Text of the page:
Salvage therapy for multiple myeloma patients should be tailored to molecular and clinical risk criteria, and tailored to individual disease characteristics when possible, according to two myeloma experts who debated at the 2017 Great Debates & Updates in Hematologic Malignancies meeting, held April 7-8.
Myeloma is a translational success story, said Robert Orlowski, MD, PhD, Professor, Department of Lymphoma/Myeloma, Division of Cancer Medicine, University of Texas MD Anderson Cancer Center, Houston. Data from the NCI Surveillance, Epidemiology, and End Results program show a decline in mortality for myeloma, with a median survival of 7-10 years, especially in good risk patients.
“The impact of many new drugs is not yet seen. The many novel agents recently approved include HDAC inhibitors, immunomodulatory drugs (IMiDs), monoclonal antibodies, and proteasome inhibitors (PIs),” Orlowski noted.
Challenges still remain. “Unmet medical needs include high-risk myeloma and relapsed/refractory disease. Myeloma incidence is rising, and the cost of care is among the highest for any malignancy.”
Treatment algorithms are exclusively driven by clinical factors and focus on previous therapy, not molecular factors. “Molecular targeting maximizes the likelihood of patient benefit, reduces exposure to unnecessary toxicity, minimizes delay to receiving definitive therapy, and produces substantially enhanced cost-effectiveness. Together, this leads to better outcomes for less money,” stated Orlowski.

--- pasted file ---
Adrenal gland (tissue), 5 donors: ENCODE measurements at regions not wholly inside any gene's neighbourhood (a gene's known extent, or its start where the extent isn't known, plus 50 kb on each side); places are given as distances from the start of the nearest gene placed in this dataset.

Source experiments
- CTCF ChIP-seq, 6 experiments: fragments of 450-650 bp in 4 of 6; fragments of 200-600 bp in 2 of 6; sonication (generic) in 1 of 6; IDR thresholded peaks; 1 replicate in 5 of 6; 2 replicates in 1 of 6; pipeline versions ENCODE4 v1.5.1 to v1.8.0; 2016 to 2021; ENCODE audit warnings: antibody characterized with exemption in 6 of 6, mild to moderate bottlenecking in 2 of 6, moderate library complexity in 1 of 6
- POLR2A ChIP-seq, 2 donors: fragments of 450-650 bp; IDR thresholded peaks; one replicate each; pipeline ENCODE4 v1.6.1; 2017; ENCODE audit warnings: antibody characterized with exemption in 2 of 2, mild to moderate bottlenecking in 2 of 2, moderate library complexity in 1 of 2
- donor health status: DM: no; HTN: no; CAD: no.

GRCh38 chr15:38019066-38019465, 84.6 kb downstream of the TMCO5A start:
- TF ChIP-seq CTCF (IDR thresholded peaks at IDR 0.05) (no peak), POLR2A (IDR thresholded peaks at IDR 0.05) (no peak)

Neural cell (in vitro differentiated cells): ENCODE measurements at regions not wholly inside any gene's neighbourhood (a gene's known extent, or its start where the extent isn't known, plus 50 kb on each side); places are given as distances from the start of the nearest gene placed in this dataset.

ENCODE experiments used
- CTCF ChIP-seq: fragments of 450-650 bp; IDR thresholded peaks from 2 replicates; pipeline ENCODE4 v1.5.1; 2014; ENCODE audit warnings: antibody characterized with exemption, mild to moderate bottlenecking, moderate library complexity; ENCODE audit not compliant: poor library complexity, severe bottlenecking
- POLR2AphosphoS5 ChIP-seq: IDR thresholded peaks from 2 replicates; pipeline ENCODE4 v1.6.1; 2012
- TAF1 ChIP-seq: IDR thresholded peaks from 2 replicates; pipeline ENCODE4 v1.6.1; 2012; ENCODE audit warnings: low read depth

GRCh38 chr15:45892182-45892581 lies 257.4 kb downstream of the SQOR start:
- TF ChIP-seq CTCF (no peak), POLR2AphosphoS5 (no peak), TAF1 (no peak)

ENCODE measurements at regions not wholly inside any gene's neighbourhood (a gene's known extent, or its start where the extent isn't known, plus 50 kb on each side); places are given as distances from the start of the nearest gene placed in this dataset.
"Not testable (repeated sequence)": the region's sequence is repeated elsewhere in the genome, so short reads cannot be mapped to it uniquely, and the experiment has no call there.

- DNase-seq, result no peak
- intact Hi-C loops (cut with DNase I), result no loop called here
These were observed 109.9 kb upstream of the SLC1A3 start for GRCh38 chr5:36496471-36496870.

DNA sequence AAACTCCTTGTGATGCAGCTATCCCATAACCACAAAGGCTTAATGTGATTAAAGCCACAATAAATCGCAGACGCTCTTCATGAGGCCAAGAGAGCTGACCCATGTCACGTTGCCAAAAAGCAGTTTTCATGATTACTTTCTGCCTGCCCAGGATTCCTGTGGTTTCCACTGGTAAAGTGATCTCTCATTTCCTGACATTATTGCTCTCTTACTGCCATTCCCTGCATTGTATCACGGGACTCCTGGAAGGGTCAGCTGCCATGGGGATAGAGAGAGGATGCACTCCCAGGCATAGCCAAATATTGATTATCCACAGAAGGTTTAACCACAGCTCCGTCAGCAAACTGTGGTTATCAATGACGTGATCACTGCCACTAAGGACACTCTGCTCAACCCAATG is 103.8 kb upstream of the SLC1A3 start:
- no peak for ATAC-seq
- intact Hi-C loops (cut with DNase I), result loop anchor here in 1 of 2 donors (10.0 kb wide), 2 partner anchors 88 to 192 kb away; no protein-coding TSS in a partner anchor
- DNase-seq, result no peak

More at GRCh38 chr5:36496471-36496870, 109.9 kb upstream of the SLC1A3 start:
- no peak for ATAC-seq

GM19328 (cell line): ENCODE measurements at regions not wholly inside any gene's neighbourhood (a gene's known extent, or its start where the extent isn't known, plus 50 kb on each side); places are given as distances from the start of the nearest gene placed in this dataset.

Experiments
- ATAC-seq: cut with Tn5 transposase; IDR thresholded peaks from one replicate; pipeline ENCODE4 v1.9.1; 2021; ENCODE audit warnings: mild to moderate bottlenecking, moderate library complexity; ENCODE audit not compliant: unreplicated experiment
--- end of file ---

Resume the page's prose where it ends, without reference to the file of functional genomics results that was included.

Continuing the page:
He provided case studies on precision medicine with IMiDs, monoclonal antibodies, and PIs.
Cereblon, an IMiD binding partner, is a protein that in humans is encoded by the CRBN gene. “CRBN depletion is cytotoxic to myeloma. Surviving cells are highly resistant to lenalidomide and pomalidomide. Patients exposed to lenalidomide have lower CRBN levels,” Orlowski said.
Emerging data show CRBN can be used to predict outcome. In the upfront setting, CRBN expression by gene expression profiling (GEP) influences thalidomide maintenance efficacy. Patients with higher CRBN expression had better progression-free survival (PFS) and overall survival (OS) than those with lower expression. “There is a strong relationship of CRBN to response depth and quality in newly diagnosed patients treated with lenalidomide and dexamethasone.”
In the lenalidomide/dexamethasone relapsed/refractory setting, CRBN expression is related to response in pomalidomide-treated patients.